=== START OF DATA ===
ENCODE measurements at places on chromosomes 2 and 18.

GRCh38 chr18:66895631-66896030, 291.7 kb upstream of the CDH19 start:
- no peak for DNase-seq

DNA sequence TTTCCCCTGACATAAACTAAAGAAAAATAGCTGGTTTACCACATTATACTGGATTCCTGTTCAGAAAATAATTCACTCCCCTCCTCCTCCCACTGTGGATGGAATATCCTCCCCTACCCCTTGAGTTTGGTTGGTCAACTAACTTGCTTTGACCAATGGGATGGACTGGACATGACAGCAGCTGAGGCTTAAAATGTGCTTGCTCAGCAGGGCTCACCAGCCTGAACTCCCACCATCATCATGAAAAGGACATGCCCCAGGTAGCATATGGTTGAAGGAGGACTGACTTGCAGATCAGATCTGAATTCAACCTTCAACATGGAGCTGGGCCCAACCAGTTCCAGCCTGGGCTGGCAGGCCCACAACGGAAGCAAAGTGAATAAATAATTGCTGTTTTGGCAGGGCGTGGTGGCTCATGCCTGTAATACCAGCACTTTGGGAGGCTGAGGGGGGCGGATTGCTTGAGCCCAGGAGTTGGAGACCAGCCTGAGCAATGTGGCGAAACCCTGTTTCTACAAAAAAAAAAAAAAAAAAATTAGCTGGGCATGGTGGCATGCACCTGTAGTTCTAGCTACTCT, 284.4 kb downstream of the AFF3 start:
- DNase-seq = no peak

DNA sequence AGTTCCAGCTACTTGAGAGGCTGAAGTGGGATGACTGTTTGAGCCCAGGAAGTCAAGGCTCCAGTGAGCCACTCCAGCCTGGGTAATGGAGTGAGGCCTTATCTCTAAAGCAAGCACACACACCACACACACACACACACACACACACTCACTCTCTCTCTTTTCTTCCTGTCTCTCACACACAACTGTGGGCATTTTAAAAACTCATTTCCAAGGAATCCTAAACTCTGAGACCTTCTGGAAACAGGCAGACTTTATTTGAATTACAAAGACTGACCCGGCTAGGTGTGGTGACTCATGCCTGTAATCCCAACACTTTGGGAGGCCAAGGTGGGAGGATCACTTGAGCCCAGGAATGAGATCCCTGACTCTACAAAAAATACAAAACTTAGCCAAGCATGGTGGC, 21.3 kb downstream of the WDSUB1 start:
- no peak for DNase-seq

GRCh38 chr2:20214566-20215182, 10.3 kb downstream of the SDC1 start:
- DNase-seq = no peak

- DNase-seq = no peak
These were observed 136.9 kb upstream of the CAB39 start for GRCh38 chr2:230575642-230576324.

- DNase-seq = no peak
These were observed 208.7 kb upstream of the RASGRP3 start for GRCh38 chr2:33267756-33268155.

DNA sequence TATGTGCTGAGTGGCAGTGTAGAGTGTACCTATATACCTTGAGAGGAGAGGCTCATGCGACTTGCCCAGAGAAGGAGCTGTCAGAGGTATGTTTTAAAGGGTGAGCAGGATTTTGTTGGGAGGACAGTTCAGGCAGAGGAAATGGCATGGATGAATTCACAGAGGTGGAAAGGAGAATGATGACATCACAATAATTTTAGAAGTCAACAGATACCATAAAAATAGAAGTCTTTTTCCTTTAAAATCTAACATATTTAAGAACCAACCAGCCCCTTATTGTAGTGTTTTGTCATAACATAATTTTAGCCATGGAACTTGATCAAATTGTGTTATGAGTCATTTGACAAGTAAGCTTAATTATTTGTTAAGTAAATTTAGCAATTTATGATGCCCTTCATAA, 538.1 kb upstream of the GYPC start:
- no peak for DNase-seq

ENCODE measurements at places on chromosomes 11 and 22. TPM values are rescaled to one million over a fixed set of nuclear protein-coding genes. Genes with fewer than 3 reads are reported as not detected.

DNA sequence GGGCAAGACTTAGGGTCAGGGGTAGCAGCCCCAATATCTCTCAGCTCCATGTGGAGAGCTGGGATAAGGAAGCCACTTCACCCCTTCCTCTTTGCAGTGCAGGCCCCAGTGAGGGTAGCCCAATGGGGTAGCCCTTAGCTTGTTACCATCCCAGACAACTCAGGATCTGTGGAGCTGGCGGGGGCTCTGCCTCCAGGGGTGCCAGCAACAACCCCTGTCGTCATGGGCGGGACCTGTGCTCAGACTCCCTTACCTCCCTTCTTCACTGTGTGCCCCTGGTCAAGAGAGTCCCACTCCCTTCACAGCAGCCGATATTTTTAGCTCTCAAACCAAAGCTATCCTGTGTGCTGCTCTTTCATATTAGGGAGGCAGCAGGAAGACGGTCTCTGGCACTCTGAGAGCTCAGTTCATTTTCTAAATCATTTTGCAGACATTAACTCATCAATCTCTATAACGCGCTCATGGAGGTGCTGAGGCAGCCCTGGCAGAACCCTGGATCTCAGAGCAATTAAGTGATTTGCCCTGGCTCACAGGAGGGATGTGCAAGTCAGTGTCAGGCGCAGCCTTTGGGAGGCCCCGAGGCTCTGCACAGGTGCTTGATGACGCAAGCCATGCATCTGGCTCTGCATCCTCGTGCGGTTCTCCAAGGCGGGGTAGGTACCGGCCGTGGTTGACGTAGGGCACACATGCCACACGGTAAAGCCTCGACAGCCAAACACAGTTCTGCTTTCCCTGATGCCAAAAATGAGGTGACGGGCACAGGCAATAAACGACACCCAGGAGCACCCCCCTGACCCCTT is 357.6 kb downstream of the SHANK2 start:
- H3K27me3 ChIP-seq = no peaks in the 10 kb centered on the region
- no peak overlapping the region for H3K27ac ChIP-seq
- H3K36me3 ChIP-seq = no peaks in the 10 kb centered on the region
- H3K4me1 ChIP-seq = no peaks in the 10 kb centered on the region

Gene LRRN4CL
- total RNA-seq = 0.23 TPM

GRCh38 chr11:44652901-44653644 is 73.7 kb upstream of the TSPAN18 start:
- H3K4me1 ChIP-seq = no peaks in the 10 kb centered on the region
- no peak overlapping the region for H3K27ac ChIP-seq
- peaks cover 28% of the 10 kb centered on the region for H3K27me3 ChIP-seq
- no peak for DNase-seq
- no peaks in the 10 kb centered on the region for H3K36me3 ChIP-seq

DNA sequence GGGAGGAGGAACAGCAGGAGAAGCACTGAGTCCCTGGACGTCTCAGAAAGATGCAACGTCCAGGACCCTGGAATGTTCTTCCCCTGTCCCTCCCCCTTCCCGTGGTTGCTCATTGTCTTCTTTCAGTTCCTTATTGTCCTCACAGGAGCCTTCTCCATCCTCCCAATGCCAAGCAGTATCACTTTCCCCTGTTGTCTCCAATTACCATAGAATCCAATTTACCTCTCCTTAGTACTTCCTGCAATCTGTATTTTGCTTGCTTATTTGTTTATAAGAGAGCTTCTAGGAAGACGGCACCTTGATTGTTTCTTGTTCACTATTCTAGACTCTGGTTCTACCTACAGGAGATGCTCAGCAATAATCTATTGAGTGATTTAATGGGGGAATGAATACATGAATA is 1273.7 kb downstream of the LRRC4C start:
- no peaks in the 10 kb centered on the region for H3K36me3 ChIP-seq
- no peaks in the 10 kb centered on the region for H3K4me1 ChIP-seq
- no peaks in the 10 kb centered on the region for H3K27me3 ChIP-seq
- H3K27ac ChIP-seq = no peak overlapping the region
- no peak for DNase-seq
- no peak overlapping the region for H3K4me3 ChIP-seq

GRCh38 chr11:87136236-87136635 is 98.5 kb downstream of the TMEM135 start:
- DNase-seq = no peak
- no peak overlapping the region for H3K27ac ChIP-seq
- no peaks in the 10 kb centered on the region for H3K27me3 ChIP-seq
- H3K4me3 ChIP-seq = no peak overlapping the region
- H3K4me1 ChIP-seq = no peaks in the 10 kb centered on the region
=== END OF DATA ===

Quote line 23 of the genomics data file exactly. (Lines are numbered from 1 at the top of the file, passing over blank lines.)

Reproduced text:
- total RNA-seq = 0.23 TPM